• Hi, I think that it is a nice feature that you guys have added the behaviour of creating the CNO/vCNO in the same OU structure (default) as that of the nodes as long as one can control it as with the distinguished name feature... questions is, all the other cmdlets such as Add-ClusterFileServerRole / Add-ClusterGenericApplicationRole and so on that also require a AD object to be created to a certain OU path (that you want to control), how about these ones? Can you send the distinguished paths of the objec to the name param? Cause I tried with the generic application cmdlet in Windows 2012 R2 and that did not work out very well... pointers or tips on how to get around that one? Thx guys...

  • In general you want the CNO and VCO's in the same OU.  So you can define where to explicitly put the CNO, then the VCO's will follow the CNO.  You are welcome to move the VCO's do a different OU after creation if you prefer.  See this blog for more details:

    blogs.msdn.com/.../10289577.aspx

    Thanks!

    Elden

  • Hi,

    Question re: File Server Clustering:

    1)

    say I have 2 file server running windows 2012 R2, each has 2-160GB for OS, 12-450GB for Data.

    I need to cluster these two machine. How do I do this ?

    2)

    I now need to create an iSCSI Target on the above cluster, How do I do This?

    Thanks

    ryan[dot]dunbar[at]gmail[dot]com

  • Nice article,

    I tried to create a cluster, all went fine, but when I try to add it to a DAG for SQL server, I get the error "The specified instance of SQL Server is hosted by a system that is not a Windows Server Failover Cluster(WSFC) node."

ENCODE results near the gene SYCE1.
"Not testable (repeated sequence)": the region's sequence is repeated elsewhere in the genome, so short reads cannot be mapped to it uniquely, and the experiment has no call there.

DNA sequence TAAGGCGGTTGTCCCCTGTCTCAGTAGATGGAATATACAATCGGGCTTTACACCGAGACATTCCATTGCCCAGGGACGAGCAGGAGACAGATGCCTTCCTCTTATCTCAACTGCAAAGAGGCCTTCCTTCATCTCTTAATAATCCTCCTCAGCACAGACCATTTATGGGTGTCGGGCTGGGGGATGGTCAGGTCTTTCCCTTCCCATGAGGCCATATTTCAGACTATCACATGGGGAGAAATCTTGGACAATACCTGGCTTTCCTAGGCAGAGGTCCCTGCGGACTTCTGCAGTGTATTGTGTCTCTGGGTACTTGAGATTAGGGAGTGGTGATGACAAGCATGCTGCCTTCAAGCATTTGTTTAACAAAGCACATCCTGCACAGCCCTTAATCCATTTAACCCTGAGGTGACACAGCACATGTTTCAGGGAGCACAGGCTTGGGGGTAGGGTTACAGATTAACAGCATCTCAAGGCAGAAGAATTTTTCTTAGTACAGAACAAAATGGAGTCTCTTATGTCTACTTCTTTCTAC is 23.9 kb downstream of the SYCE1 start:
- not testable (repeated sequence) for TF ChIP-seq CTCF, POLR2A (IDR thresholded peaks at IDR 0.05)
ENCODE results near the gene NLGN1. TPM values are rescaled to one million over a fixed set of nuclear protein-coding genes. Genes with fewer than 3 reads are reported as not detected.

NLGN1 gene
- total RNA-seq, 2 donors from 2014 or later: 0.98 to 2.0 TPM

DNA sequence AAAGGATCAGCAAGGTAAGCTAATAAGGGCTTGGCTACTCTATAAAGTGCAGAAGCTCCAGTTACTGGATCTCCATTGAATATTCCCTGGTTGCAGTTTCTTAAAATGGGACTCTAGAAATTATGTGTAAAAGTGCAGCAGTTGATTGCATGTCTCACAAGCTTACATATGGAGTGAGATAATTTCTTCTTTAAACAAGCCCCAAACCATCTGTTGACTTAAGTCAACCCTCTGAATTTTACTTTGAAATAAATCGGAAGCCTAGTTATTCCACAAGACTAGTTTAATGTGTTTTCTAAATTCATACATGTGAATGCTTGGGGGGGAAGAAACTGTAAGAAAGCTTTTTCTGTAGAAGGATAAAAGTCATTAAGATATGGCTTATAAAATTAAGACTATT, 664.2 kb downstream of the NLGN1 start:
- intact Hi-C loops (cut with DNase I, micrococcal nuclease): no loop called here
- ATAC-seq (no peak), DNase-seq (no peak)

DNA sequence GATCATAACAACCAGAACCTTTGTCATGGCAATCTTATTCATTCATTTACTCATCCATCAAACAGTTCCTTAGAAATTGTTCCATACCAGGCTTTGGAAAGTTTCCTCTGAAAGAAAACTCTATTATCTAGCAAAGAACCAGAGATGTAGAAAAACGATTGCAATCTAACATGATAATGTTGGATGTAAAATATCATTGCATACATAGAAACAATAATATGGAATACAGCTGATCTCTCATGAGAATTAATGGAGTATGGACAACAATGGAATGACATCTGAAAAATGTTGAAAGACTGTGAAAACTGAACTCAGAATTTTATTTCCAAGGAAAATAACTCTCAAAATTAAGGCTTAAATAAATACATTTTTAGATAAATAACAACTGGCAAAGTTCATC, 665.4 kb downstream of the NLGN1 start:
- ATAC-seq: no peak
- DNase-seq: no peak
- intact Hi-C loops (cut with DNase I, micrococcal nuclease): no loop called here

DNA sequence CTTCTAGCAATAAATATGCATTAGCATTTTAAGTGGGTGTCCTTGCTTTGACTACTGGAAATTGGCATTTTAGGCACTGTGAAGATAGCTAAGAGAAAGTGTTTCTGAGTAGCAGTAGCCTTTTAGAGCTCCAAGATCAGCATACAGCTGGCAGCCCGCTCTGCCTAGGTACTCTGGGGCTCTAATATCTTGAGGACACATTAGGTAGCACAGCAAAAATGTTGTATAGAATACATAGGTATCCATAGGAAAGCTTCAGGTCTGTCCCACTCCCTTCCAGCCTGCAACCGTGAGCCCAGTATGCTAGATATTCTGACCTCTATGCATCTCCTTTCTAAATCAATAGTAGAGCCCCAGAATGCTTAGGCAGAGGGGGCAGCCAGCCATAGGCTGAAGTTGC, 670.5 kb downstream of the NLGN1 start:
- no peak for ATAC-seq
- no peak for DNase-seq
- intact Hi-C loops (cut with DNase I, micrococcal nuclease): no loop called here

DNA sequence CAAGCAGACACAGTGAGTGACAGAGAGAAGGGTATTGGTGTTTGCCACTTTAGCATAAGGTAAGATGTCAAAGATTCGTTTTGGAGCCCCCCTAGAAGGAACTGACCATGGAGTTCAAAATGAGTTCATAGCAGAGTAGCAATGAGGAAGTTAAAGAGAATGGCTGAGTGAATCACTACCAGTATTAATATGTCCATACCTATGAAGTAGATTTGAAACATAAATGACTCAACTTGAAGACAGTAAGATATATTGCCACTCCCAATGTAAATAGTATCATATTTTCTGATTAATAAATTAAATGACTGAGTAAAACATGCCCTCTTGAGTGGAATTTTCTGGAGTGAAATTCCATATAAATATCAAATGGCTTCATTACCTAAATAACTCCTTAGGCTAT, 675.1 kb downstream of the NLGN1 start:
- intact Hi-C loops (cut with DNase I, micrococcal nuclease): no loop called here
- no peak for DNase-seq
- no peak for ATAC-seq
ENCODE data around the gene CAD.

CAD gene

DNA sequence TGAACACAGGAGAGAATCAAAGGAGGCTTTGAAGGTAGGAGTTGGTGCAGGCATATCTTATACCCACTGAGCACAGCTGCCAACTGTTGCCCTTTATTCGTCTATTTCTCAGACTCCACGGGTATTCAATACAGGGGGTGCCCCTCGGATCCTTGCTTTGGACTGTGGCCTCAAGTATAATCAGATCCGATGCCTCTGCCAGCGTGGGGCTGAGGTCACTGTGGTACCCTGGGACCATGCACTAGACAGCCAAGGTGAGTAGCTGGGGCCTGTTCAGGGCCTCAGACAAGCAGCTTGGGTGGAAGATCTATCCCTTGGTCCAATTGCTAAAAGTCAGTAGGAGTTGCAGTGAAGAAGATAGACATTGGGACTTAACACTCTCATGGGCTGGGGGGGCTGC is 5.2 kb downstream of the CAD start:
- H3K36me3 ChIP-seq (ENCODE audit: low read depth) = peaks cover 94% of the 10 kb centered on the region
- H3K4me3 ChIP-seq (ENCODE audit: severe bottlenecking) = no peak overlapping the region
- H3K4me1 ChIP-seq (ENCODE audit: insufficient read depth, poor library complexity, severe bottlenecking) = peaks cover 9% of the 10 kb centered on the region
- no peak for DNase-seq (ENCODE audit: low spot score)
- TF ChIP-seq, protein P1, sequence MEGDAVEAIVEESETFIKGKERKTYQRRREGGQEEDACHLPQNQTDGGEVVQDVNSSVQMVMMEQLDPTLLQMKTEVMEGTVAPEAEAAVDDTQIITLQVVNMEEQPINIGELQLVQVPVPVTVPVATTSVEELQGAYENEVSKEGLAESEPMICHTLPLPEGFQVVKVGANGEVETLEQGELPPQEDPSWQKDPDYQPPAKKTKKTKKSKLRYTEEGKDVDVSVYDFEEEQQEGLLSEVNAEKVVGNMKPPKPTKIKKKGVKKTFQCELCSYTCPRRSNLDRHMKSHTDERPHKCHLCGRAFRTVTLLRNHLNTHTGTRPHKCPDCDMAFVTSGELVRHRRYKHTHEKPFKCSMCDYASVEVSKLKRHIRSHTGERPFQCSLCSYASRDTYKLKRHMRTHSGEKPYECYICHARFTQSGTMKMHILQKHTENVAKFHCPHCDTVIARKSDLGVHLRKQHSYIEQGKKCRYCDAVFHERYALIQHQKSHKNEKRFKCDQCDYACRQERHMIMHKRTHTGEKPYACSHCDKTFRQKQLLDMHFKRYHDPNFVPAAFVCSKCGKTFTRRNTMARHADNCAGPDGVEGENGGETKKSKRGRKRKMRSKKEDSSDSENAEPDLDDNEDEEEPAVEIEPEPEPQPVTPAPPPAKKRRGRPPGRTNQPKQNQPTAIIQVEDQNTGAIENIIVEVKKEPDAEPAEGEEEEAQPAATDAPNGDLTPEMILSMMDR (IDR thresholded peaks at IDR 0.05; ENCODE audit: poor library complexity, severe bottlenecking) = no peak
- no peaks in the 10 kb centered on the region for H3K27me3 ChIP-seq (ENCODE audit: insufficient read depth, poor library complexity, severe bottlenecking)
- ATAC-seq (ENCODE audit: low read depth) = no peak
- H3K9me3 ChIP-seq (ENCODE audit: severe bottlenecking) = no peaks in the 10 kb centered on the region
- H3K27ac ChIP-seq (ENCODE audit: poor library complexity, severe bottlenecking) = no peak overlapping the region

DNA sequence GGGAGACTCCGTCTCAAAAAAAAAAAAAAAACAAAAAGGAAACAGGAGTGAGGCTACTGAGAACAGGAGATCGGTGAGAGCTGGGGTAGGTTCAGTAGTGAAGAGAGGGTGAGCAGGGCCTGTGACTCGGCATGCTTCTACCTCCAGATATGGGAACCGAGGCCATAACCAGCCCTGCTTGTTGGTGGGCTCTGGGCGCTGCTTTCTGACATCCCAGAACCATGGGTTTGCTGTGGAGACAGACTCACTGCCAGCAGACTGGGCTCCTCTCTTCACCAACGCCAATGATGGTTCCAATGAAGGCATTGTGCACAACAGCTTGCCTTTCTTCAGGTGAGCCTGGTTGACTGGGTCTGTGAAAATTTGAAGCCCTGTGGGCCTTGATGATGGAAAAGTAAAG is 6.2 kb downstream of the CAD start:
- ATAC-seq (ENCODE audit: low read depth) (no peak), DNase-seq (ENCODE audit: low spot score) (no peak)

What could I be doing wrong?

    When I log on to the failover cluster manager, I see the Cluster and the respective nodes that I added.

  • Can we run cluster validation on a existin cluster node which is in production?

    Does it has any impact on the other cluster member nodes?

  • Hey iam trying to create a windows server 2012 failover cluster using vmware workstation using 2 vms as two nodes..can u please guide me on how should i proceed with it

  • See this doc which outlines VMware's considerations with Guest Clustering:

    kb.vmware.com/.../search.do

  • Can we create multiple windows server failover clusters on a 2 node ?

  • You mean have a physical node be part of multiple Failover Clusters? No, this is not allowed and we will block it. However, you can have multiple VMs hosted on a physical node. The physical node can be part of a cluster (host cluster) and the VMs can be part of another cluster (guest cluster).

  • when creating a windows cluster following steps above and although using Command-Line

    Error >> forming cluster unable to successfully clean up

    How can Fix !?

  • Hi Helmy,

    The best place for questions like these are the cluster forum, here's the link:

    social.technet.microsoft.com/.../home